• Happy birthday Barry Moser (Appalachia, Jump! , Hogwood Steps Out) and Katherine Ayres (Macaroni Boy; Up, Down, and Around).
  • In 1764, historian Edward Gibbon observed a group of friars singing in the ruined Temple of Jupiter in Rome. This inspires him to begin work on the now-classic The History of the Decline and Fall of the Roman Empire.
  • “Dear Mr. President…” In 1860, eleven-year-old Grace Bedell writes to Lincoln suggesting he grow a beard. Read Abe Lincoln: The Boy Who Loved Books by Kay Winters, illustrated by Nancy Carpenter, and Lincoln Tells a Joke by Kathleen Krull and Paul Brewer, illustrated by Stacy Innerst.
  • Comedian Lucille Ball’s famous TV show, I Love Lucy, made its debut on CBS in 1951. Read Lucy Goosey by Margaret Wild, illustrated by Ann James.
  • In 1964, Martin Luther King, Jr. is awarded the Nobel Peace Prize. Reread Martin’s Big Words by Doreen Rappaport, illustrated by Bryan Collier.
  • Sesame Street’s Oscar the Grouch is the inspiration for National Grouch Day celebrated today.

Today we celebrate the birthday of an illustrator who can list among his many accomplishments creating art for The Bible. Barry Moser was born and raised in Chattanooga, Tennessee, and then came East to teach. While living in western Massachusetts, he met and worked with Leonard Baskin, premier illustrator and printmaker. Moser himself became renowned as a printer, printmaker, designer, “booksmith,” and founder of Pennyroyal Press. His first book, The Flowering Plants of Massachusetts, appeared in 1969. Most of his time as an artist has been spent interpreting some of the world’s greatest literature—Dante’s The Divine Comedy, Moby Dick, Alice’s Adventures in Wonderland—in exquisite editions.

Moser has never adhered to strict categorization of his work and has consequently taken on several projects published by children’s book departments. Our book of the day, a 1996 edition of Rudyard Kipling’s Just So Stories, first appeared as part of HarperCollins’ Books of Wonder series. Barry Moser begins this volume with a portrait of Kipling and then, in nine full-color pieces of art, goes on to infuse Kipling’s much-loved stories with energy and excitement. Born in India, and the first English-language writer to receive the Nobel Prize, Kipling wrote Just So Stories while living in Brattleboro, Vermont, with his American wife.

Kipling told these stories to his young children, and they have entertained young readers since they were first published in 1902. Filled with exotic language, wonderful characters, and exciting settings, such as the Bi-Colored-Python-Rock-Snake, “the great, gray-green, greasy Limpopo River,” the stories beg to be read aloud, just as their creator originally did for his own son. Moser’s focus in this book, as in all his work, is portraits of the characters. In his hand, The Cat Who Walked by Himself seems so fierce that any reader would instantly understand why the cat should be left alone. “I am the Cat who walks by himself, and all places are alike to me,” our hero snarls in Moser’s rendition. An attractive volume, with excellent paper and spacious type, Moser’s Just So Stories makes a superb gift, one of those volumes to be cherished and enjoyed at different times in a life journey.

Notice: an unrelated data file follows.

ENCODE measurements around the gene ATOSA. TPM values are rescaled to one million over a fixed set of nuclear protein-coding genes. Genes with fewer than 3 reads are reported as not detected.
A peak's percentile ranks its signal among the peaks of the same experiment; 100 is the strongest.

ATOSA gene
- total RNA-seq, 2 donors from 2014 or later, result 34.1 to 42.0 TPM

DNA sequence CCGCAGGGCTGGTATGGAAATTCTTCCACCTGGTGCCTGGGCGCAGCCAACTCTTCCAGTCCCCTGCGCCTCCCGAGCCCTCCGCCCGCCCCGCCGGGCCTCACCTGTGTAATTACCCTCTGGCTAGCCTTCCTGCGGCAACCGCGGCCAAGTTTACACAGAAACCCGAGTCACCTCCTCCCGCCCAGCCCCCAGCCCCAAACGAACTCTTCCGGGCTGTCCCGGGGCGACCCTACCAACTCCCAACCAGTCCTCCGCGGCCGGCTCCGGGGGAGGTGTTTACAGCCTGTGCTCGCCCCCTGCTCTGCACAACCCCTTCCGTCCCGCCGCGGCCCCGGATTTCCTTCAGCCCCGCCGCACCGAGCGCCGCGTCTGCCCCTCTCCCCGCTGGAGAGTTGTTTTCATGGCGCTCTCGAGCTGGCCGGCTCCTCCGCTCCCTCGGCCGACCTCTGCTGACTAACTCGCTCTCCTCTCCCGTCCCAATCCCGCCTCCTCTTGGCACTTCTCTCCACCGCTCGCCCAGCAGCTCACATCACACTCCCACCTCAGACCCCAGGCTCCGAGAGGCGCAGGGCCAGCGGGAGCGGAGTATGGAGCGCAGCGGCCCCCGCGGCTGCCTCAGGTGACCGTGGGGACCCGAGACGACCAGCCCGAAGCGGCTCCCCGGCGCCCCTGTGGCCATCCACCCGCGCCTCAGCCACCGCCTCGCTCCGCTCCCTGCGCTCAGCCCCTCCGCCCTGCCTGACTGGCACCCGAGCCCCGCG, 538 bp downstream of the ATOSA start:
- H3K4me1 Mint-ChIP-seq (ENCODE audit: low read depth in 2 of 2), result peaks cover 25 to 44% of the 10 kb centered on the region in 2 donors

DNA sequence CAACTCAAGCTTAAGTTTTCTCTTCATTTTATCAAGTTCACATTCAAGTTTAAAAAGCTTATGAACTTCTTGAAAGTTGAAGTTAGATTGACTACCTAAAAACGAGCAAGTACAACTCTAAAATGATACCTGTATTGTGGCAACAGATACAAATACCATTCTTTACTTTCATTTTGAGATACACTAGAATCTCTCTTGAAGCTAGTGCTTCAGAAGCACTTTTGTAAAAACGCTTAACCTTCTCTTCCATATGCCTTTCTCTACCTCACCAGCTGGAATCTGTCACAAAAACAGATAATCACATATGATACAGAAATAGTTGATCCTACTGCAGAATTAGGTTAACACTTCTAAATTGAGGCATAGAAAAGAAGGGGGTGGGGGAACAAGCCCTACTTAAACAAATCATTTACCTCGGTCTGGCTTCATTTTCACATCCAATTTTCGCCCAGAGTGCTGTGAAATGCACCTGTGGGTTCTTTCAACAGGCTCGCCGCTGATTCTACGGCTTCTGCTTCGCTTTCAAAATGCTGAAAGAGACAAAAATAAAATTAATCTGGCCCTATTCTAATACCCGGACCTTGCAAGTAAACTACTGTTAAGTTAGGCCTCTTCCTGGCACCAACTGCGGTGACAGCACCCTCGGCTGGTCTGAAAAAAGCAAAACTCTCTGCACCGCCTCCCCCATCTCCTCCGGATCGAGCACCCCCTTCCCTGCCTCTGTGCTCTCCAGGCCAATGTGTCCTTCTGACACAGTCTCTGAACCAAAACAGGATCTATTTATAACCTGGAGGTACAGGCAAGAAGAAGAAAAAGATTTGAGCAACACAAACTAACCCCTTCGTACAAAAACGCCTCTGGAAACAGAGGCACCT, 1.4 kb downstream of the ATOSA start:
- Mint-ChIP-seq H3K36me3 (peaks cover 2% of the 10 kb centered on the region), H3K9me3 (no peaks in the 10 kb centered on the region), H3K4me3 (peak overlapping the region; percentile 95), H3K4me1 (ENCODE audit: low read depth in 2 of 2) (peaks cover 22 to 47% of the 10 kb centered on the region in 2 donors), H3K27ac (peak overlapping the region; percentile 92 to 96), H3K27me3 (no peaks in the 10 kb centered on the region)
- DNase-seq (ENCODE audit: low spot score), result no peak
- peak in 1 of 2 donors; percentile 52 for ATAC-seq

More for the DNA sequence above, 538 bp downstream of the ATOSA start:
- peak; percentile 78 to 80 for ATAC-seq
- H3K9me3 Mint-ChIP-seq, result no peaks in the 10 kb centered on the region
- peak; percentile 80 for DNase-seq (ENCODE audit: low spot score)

When I last saw Barry, at the Eric Carle Museum of Picture Book Art, he was signing books for a long line of adoring fans. He wore a T-shirt that read, “I am not Eric Carle” just as Norton Juster did that day. The three looked like triplets, merely separated at birth. Barry’s fabulous sense of design and his great sense of humor have not diminished over the years. And so to him from me and all those adoring fans, “Happy Birthday.”

Here’s a page from Just So Stories:




Originally posted October 15, 2013. Updated for .

Tags: Animals
Instructional materials from TeachingBooks.net for Just So Stories
One year ago: The Lincolns


  1. His wonderful work gives authenticity to these wonderful stories! Happy birthday.

  2. Cathy Ogren says:

    THE ELEPHANT’S CHILD is my favorite story. It’s so much fun to read to students.

  3. You are so right that these need to be read out loud. And when it comes to recordings of these stories, I have listened to many. By far the best of the bunch is Boris Karloff. He was born to play Frankenstein and read these Just So Stories.

  4. Anita says:

    Peter: Thanks for the recommendation of Boris Karloff. I would not have picked that one up.

  5. This is so timely, because I was just asked by my children’s teacher to source a better edition of Just So Stories for their classroom–and for some reason I didn’t realize Barry Moser had done one! My kids are obsessed with Moser’s “The Cheshire Cheese Cat”–have you seen it, by Carmen Agra Deedy? So great.

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